Synopses & Reviews
Between the ninth and thirteenth centuries the Western world witnessed a glorious flowering of the pictorial arts. In this lavishly illustrated book, C.R. Dodwell provides a comprehensive guide to all forms of this art--from wall and panel paintings to stained glass windows, mosaics, and embroidery--and sets them against the historical and theological influences of the age.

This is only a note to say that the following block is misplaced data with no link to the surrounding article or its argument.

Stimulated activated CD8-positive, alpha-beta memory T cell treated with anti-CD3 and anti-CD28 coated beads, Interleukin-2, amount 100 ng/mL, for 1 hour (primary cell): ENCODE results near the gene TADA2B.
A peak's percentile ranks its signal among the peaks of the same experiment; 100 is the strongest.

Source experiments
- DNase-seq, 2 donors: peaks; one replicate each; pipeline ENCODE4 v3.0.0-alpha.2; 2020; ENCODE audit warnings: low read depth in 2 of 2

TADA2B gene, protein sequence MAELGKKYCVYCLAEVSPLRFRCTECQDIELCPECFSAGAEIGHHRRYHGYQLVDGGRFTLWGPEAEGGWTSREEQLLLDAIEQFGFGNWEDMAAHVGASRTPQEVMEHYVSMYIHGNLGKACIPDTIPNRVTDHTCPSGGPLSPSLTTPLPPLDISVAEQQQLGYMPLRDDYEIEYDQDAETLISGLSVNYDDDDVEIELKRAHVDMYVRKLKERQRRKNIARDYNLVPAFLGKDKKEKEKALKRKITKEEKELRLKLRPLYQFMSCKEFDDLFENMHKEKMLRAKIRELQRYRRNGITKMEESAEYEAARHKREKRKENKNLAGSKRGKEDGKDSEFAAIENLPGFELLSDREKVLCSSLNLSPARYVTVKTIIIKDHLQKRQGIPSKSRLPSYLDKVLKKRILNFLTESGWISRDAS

Dodwell describes the rise and development of some of the great styles of the Middle Ages: Carolingian art, which ranged from the splendid illuminations appropriate to an emperor's court to drawings of great delicacy; Anglo-Saxon art, which had a rare vitality and finesse; Ottonian art with its political and spiritual messages; the colorful Mozarabic art of Spain, which had added vigor through its interaction with the barbaric Visigoths; and the art of Italy, influenced by the styles of Byzantium and the West. Dodwell concludes with an examination of the universal Romanesque style of the twelfth century that extended from the Scandinavian countries in the north to Jerusalem in the south. His book--which includes the first exhaustive discussion of the painters and craftsmen of the time, incorporates the latest research, and is filled with new ideas about the relations among the arts, history, and theology of the period--will be an invaluable resource for both art historians and students of the Middle Ages.